The two solutions in #2618 are correct! Brilliant!
#2619. Find the missing frequencies in the following distribution if it is known that the mean of the frequency is 1.46.
Number of accidents (x) : 0 : 1 : 2 : 3 : 4 : 5 : Total
Frequency (f) : 46 : ? : ? : 25 : 10 : 5 : 200
Philosopher (c. 470 BCE–c. 399 BCE)
Place of Birth : Athens, Greece
Place of Death : Athens, Greece
Socrates was a Greek philosopher and the main source of Western thought. Little is known of his life except what was recorded by his students, including Plato.
Socrates was born circa 470 BC, in Athens, Greece. We know of his life through the writings of his students, including Plato and Xenophon. His "Socratic method," laid the groundwork for Western systems of logic and philosophy. When the political climate of Greece turned, Socrates was sentenced to death by hemlock poisoning in 399 BC. He accepted this judgment rather than fleeing into exile.
Born circa 470 BC in Athens, Greece, Socrates's life is chronicled through only a few sources—the dialogues of Plato and Xenophon and the plays of Aristophanes. Because these writings had other purposes than reporting his life, it is likely none present a completely accurate picture. However, collectively, they provide a unique and vivid portrayal of Socrates's philosophy and personality.
Socrates was the son of Sophroniscus, an Athenian stone mason and sculptor, and Phaenarete, a midwife. Because he wasn't from a noble family, he probably received a basic Greek education and learned his father's craft at a young age. It is believed Socrates worked as mason for many years before he devoted his life to philosophy. Contemporaries differ in their account of how Socrates supported himself as a philosopher. Both Xenophon and Aristophanes state Socrates received payment for teaching, while Plato writes Socrates explicitly denied accepting payment, citing his poverty as proof.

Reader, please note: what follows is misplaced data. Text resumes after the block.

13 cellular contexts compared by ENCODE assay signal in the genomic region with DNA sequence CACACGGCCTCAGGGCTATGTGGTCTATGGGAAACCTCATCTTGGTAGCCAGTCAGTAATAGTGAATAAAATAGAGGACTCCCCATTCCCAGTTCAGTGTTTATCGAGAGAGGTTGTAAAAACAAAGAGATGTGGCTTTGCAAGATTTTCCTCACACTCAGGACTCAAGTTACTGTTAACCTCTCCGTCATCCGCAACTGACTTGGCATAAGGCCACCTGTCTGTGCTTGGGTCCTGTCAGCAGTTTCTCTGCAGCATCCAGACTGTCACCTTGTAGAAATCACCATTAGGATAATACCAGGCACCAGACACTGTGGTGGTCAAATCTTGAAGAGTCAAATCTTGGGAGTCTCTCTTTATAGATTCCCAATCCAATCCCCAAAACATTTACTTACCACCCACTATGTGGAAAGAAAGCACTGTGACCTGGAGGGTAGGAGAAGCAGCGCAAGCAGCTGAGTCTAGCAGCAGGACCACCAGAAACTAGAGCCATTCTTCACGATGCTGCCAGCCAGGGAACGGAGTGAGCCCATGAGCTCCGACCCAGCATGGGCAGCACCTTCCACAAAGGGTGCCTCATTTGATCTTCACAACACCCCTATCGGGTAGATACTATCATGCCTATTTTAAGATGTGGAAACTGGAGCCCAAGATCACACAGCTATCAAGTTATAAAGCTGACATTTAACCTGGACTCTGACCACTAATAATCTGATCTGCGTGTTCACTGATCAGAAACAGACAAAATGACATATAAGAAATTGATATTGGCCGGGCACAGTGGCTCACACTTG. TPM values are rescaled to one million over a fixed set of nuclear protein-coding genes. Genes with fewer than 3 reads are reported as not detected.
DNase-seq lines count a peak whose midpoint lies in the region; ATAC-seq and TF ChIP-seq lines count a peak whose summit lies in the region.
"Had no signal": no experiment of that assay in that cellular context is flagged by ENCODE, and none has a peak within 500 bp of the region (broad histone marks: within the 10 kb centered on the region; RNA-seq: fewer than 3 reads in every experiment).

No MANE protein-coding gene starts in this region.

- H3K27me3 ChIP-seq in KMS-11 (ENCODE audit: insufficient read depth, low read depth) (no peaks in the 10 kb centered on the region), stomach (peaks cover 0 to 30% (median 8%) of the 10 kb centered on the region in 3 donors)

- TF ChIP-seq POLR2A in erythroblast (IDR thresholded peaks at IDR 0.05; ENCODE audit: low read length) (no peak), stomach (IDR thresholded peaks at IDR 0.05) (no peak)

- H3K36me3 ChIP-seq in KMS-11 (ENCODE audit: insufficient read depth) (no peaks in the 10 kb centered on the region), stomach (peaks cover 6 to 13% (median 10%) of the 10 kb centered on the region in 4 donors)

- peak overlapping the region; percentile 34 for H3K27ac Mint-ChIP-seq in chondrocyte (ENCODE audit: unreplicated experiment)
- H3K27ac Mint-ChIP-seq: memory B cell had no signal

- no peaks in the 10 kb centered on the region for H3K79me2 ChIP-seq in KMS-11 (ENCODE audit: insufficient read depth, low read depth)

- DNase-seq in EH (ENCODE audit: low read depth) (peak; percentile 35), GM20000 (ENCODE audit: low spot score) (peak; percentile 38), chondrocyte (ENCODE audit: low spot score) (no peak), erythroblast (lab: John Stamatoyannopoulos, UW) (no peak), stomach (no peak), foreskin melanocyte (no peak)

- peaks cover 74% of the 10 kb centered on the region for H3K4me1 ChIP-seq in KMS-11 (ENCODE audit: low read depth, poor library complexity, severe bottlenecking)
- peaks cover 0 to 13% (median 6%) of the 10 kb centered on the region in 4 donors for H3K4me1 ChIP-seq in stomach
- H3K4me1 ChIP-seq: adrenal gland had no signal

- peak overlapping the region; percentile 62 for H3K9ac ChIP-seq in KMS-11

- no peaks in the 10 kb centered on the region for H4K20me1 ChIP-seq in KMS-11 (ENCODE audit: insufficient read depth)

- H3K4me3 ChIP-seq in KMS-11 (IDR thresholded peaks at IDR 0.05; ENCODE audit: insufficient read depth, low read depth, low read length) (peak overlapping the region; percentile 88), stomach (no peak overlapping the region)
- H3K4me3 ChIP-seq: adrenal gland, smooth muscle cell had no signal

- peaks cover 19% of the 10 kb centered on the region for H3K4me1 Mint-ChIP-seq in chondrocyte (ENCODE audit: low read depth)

Socrates married Xanthippe, a younger woman, who bore him three sons—Lamprocles, Sophroniscus and Menexenus. There is little known about her except for Xenophon's characterization of Xanthippe as "undesirable." He writes she was not happy with Socrates's second profession and complained that he wasn’t supporting family as a philosopher. By his own words, Socrates had little to do with his sons' upbringing and expressed far more interest in the intellectual development of Athens' young boys.
Athenian law required all able bodied males serve as citizen soldiers, on call for duty from ages 18 until 60. According to Plato, Socrates served in the armored infantry—known as the hoplite—with shield, long spear and face mask. He participated in three military campaigns during the Peloponnesian War, at Delium, Amphipolis, and Potidaea, where he saved the life of Alcibiades, a popular Athenian general. Socrates was known for his courage in battle and fearlessness, a trait that stayed with him throughout his life. After his trial, he compared his refusal to retreat from his legal troubles to a soldier's refusal to retreat from battle when threatened with death.
Plato's Symposium provides the best details of Socrates's physical appearance. He was not the ideal of Athenian masculinity. Short and stocky, with a snub nose and bulging eyes, Socrates always seemed to appear to be staring. However, Plato pointed out that in the eyes of his students, Socrates possessed a different kind of attractiveness, not based on a physical ideal but on his brilliant debates and penetrating thought. Socrates always emphasized the importance of the mind over the relative unimportance of the human body. This credo inspired Plato’s philosophy of dividing reality into two separate realms, the world of the senses and the world of ideas, declaring that the latter was the only important one.